I am a firm believer in movies (and novels, and plays, and indeed all stories) being at their best when saying something. However, I also believe that first and foremost films need to be in service of their story, and story and message represent a difficult balancing act. An otherwise excellent story can easily be sunk by a heavy-handed message, and an important message does not automatically make a film great.
Fast Food Nation is a perfect example. Its message – that McDonald’s, Burger King, et. al. are sustained by a network of tainted beef, appalling slaughter conditions, low wages, and unsafe, blood-splattered factories for its (often migrant) workers – is admirable, and I have no doubt that Eric Schlosser’s non-fiction bestseller (I read Fed Up, an ’80s counterpart, in grade school) makes for compelling reading. But let’s presume the film is after a wide audience (actually, I don’t have to presume: Linklater says in the documentary, “We basically want to make a good movie that will leave people with something to talk about when they go to dinner.”). It doesn’t just want people like me or my friends sitting down to see it, it wants the kind of people who have become overweight spending upwards of $125 billion on the industry to see it. And people like that aren’t going to see it unless they’re interested in the characters and being served a compelling story.
Interlocking, multi-character films with a lesson can be interesting, and they can be even be popular (Traffic made $125 million in 2000), but Fast Food Nation makes the mistake of focusing on its message. Migrants’ sisters and university students will randomly go off on too-articulate tangents about how as the intestines are being pulled out of the cows their feces occasionally land in the burgers, and how the feces that don’t end up in the burgers end up in the water supply. The film ostensibly follows three sets of characters: a marketing executive (Greg Kinnear) for a fictional fast-food chain called Mickey’s, a set of illegal Mexican immigrants (led by Wilmer Valderrama, Fez from That 70s Show, Maria Full of Grace’s Catalina Sandino Moreno, and relative unknown Ana Claudia Talancón), and a high school student (veteran voice actress but relative face-acting newcomer Ashley Johnson) caught in the minimum wage cycle.
But throughout the stories, others show up (the university students admired by Johnson; the sister of a meat packing worker, and later a cattle farmer, played by Kris Kristofferson, speaking to Kinnear) to deliver their lectures – and what does it tell you about the characters? Nothing. It tells you they hate fast food, but that’s about it. They hate fast food, and… nothing. The university students don’t really exist for any reason other than to provide a cameo for Avril Lavigne, and lead Johnson to a cattle ranch (which accomplishes nothing, other than showing us a cattle ranch). The characters Kinnear meets exist only to disgust him. Eric Schlosser (who conceived the film and cowrote the screenplay) isn’t a screenwriter, and it shows. His devices for communicating his information come off as perfunctory. And cowriter/director Richard Linklater, while used to big casts, isn’t used to peddling researched information while telling his stories. They come out as heavy-handed, and the film comes off as a thinly fictionalized diatribe. If you didn’t know this stuff you’ll learn plenty, but the people most likely to sit through it have already been converted.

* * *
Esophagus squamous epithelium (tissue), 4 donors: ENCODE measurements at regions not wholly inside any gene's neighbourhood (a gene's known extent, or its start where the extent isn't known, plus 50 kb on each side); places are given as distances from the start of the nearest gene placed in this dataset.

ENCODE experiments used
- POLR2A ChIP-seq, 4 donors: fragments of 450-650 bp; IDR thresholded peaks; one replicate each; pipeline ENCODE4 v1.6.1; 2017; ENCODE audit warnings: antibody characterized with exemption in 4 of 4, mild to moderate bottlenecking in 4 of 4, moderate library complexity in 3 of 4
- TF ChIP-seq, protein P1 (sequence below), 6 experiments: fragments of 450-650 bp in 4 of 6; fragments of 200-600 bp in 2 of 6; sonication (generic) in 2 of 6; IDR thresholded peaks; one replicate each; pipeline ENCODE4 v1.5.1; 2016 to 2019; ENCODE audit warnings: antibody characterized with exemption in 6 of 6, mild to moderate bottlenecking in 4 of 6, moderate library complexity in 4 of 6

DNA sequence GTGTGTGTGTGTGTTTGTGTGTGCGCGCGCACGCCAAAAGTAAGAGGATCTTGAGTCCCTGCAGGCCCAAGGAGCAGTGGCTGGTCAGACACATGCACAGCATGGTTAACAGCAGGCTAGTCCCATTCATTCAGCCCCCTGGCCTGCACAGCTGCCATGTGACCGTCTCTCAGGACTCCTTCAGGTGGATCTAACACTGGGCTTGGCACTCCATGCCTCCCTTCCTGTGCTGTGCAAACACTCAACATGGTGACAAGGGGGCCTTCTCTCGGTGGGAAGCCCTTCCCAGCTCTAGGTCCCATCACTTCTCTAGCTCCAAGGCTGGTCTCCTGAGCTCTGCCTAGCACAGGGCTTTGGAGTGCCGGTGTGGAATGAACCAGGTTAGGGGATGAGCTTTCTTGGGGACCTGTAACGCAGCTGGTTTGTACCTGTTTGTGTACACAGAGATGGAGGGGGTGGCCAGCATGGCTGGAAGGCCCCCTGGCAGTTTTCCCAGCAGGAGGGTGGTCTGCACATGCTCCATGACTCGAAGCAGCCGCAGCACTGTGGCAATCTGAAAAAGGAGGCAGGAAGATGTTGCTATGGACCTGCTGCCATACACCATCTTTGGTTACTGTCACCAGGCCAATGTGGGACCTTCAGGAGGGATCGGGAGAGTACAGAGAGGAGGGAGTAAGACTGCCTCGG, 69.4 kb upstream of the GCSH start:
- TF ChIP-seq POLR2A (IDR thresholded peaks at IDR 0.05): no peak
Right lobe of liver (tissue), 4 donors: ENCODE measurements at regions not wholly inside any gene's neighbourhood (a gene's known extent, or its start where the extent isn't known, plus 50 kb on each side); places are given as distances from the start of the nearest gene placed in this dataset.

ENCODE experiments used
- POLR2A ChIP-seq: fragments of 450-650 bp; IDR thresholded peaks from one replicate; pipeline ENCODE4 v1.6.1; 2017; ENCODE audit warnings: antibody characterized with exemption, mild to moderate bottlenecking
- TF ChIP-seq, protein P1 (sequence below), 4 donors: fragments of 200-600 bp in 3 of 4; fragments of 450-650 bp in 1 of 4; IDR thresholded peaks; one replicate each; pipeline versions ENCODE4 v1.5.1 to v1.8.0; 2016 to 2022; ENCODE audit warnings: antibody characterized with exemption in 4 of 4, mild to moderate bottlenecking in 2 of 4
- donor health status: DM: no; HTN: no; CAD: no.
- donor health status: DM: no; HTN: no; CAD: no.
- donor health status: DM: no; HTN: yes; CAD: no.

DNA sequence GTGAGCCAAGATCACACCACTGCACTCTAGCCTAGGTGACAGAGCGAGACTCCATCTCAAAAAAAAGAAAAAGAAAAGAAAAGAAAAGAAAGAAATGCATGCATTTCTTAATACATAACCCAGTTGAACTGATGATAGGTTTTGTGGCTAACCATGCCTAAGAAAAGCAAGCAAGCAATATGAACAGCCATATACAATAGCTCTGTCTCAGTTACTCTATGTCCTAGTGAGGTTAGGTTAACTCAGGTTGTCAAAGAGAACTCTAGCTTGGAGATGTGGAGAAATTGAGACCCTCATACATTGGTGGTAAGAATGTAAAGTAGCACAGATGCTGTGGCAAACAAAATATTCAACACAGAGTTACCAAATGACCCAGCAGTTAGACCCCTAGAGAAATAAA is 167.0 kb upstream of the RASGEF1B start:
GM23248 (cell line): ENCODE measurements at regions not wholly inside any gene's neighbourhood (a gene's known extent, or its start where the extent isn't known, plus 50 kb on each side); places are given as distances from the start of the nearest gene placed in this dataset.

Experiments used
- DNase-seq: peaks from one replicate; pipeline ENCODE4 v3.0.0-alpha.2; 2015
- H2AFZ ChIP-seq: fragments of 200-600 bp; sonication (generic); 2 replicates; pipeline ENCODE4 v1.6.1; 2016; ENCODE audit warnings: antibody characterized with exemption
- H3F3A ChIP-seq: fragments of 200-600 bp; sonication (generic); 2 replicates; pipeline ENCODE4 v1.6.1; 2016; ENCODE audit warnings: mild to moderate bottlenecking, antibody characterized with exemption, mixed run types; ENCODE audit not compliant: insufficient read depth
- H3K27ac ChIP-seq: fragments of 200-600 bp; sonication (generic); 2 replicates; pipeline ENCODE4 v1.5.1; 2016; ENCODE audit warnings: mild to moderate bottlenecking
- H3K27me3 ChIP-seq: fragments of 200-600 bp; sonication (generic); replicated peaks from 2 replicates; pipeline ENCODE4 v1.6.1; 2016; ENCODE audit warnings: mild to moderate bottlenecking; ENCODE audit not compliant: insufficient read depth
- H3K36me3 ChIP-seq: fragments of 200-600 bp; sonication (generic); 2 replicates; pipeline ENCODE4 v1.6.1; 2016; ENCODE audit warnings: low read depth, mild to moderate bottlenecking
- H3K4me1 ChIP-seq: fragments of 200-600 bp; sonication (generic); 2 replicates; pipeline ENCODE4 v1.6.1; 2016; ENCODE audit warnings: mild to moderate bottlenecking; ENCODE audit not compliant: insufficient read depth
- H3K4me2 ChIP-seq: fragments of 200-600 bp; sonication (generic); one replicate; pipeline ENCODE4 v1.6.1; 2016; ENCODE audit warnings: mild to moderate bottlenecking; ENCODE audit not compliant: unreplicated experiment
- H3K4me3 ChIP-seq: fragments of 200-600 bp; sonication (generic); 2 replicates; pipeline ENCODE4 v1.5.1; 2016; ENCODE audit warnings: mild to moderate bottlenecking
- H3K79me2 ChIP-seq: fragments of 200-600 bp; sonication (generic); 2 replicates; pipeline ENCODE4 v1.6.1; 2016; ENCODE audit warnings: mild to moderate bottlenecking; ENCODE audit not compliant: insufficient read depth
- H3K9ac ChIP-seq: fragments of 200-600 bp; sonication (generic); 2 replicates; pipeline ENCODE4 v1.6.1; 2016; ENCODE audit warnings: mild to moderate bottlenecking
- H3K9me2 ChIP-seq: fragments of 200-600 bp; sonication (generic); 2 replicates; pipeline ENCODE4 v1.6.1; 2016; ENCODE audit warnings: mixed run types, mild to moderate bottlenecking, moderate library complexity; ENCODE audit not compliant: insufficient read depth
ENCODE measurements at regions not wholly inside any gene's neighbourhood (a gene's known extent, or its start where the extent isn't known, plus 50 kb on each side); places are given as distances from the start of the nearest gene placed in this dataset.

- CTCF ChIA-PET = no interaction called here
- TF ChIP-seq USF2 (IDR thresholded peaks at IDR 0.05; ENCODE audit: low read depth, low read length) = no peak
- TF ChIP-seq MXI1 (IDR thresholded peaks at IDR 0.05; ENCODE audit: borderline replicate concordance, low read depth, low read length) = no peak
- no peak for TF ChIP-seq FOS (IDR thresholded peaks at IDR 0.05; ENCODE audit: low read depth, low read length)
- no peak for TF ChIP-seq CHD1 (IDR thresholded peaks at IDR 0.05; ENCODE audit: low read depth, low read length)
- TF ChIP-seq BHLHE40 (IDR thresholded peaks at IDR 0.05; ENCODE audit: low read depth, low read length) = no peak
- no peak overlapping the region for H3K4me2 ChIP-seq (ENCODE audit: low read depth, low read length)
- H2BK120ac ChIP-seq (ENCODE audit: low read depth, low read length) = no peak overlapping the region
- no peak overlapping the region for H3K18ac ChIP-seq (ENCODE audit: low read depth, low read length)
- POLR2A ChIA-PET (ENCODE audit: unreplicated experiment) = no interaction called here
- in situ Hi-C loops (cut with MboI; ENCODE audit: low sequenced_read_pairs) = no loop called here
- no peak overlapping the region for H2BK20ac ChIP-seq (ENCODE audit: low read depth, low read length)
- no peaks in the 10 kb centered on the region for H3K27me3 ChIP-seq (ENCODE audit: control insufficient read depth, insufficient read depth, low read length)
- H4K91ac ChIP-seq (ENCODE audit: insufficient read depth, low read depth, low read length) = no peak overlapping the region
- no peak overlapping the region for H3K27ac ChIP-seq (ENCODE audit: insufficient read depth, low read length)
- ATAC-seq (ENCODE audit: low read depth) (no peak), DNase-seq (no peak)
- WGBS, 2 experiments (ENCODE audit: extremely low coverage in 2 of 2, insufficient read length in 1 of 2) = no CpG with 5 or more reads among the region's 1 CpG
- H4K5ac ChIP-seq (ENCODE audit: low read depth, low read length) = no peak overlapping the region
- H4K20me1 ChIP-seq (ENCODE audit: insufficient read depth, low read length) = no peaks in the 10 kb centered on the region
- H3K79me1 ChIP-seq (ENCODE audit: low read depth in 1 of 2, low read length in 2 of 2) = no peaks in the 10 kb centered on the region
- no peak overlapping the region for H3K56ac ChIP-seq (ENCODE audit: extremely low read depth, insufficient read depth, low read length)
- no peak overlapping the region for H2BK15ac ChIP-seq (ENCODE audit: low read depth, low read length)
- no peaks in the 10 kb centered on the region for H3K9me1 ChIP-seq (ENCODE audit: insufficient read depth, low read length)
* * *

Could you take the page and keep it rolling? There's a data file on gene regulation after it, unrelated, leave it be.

The lack of professionalism in the screenplay is astounding. Kinnear starts off as the main character, then disappears in the second half of the movie. A pair of Johnson’s coworkers (played by unknown Matt Hensarling and Little Miss Sunshine‘s Paul Dano) talk about a string of robberies, and then about pulling one, but it doesn’t go anywhere. The migrant story is occasionally interesting (like many immigrants they’re abused by a foreman, played by Bobby Cannavale, who is himself an immigrant), but ultimately comes off as too melodramatic. The film is at its best when depicting Johnson’s bland, American middle-class existence, and during its memorable cameos, including Kristofferson, Luis Guzman, Patricia Arquette (as Johnson’s mother), Ethan Hawke (as Johnson’s uncle), and Bruce Willis.
Extras include a telling, 55-minute documentary where Linklater continually pays lip service to his intent to tell a good story (these characters, he says, would be doing what they’re doing whether the film was against fast food or not, while Schlosser says the intent was to “take the book and put it aside”), but the cast and crew keep talking about how eye-opening the experience was and how horrible they realized the fast-food industry is. The writer/director commentary is more interesting than the movie; Linklater seems tickled by dropped opportunities such as the robbery (and personally I would have liked to see his “David Lynch opening,” which would have zoomed into the microbes infesting a yummy-looking burger).
At one point they wonder how many people will remember the secretary who shows up in the beginning when it’s later revealed the president of Mickey’s is having an affair with her, and agree the audience won’t. And that’s the problem.